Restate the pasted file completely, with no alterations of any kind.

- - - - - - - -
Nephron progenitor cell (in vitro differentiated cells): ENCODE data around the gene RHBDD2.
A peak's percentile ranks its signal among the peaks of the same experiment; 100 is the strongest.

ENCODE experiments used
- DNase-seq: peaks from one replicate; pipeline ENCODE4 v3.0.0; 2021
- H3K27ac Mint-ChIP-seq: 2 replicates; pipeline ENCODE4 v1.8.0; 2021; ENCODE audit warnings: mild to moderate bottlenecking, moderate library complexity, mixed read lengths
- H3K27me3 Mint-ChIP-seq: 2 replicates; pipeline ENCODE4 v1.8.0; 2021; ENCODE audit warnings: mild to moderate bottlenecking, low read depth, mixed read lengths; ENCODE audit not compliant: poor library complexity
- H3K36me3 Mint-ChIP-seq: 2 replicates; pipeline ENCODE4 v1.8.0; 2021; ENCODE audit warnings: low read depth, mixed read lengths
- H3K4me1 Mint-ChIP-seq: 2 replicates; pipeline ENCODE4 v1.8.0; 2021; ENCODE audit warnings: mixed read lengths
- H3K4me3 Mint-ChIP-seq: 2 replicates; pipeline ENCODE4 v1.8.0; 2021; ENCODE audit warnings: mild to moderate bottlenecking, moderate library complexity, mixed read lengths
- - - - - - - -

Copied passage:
Nephron progenitor cell (in vitro differentiated cells): ENCODE data around the gene RHBDD2.
A peak's percentile ranks its signal among the peaks of the same experiment; 100 is the strongest.

ENCODE experiments used
- DNase-seq: peaks from one replicate; pipeline ENCODE4 v3.0.0; 2021
- H3K27ac Mint-ChIP-seq: 2 replicates; pipeline ENCODE4 v1.8.0; 2021; ENCODE audit warnings: mild to moderate bottlenecking, moderate library complexity, mixed read lengths
- H3K27me3 Mint-ChIP-seq: 2 replicates; pipeline ENCODE4 v1.8.0; 2021; ENCODE audit warnings: mild to moderate bottlenecking, low read depth, mixed read lengths; ENCODE audit not compliant: poor library complexity
- H3K36me3 Mint-ChIP-seq: 2 replicates; pipeline ENCODE4 v1.8.0; 2021; ENCODE audit warnings: low read depth, mixed read lengths
- H3K4me1 Mint-ChIP-seq: 2 replicates; pipeline ENCODE4 v1.8.0; 2021; ENCODE audit warnings: mixed read lengths
- H3K4me3 Mint-ChIP-seq: 2 replicates; pipeline ENCODE4 v1.8.0; 2021; ENCODE audit warnings: mild to moderate bottlenecking, moderate library complexity, mixed read lengths